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A mid-19th century Ottoman Yataghan of large proportions. The most striking feature about this weapon is the characteristically recurved robust fullered blade which is chiselled and reeded along the back edge. It has a decorative section on each side formed with finely inlaid silver scrolling designs and panels in the middle with inscriptions in the old Ottoman Turkic language similar in style to that which appears on Ottoman ceramics of the same period. One one side the translation reads: “We Seek Intercession of Prophet Mohammed – This Sword Belongs to Mohamed Agha – God Willed it 1267 AH (1851)” and on the reverse: “I Put My Trust in Allah”.
The date corresponds to the time of rising tensions between Russia and an alliance of the United Kingdom, Sardinia, France and the Ottoman Empire, which eventually led to the Crimean War, fought from October 1853 to February 1856 which Russia lost.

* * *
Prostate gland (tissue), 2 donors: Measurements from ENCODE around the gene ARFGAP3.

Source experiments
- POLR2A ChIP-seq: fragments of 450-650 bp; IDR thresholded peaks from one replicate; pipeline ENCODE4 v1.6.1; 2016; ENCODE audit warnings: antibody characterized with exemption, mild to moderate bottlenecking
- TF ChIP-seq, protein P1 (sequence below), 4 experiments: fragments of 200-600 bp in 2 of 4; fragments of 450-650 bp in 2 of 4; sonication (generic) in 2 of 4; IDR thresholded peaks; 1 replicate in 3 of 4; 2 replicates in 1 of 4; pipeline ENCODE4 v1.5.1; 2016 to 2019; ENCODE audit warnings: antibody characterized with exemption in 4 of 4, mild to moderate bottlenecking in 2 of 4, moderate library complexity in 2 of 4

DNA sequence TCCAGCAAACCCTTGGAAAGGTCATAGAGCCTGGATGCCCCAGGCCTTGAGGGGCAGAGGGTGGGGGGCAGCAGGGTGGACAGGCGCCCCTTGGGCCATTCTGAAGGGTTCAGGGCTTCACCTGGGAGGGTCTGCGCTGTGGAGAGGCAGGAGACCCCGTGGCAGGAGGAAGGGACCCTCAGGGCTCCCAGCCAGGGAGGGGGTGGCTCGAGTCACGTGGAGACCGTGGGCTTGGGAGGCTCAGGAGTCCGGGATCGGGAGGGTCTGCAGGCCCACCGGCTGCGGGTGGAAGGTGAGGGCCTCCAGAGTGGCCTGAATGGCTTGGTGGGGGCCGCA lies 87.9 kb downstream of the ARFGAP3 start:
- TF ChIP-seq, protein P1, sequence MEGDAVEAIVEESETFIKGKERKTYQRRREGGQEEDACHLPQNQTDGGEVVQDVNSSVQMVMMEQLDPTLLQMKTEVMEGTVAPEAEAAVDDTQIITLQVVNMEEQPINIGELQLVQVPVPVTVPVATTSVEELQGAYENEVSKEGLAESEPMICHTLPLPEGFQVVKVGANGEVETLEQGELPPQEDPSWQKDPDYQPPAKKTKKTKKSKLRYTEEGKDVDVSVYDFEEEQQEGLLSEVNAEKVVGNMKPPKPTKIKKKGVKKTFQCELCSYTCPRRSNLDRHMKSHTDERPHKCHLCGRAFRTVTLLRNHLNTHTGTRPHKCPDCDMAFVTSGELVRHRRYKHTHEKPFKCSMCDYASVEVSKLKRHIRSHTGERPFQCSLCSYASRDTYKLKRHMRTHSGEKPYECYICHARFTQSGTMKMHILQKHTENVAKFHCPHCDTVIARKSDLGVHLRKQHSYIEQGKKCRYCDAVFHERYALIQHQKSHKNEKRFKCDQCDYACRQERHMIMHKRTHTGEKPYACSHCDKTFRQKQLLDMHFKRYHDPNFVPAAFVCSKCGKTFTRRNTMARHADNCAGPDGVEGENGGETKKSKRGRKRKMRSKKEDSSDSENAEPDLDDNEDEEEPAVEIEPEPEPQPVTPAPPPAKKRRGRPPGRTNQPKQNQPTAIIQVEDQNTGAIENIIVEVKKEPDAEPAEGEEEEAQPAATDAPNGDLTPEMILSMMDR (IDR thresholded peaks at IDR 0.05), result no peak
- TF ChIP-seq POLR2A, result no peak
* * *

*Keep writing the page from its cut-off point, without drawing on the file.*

The characteristic hilt has an eared grip formed with two pieces of marine ivory mounted on either side of the tang secured by rivets. The grip scales are in fine condition without cracks, chips or repairs. A decorative strip formed of brass with mounted surface shapes and scrolls separates the scales. The yataghan retains its robust wooden scabbard which is covered with stitched black leather and attached tooled brass mounts.
The overall length of the Yataghan is 31.5 inches (80 cm) inside its scabbard. The blade is 23.5 inches (60 cm) long. This example is similar to other dated examples held in the Military Museum in Istanbul (see Yatagan, Gozde Yasar, Askeri Muze ve Kultur Sitesi Komutanligi, 2009).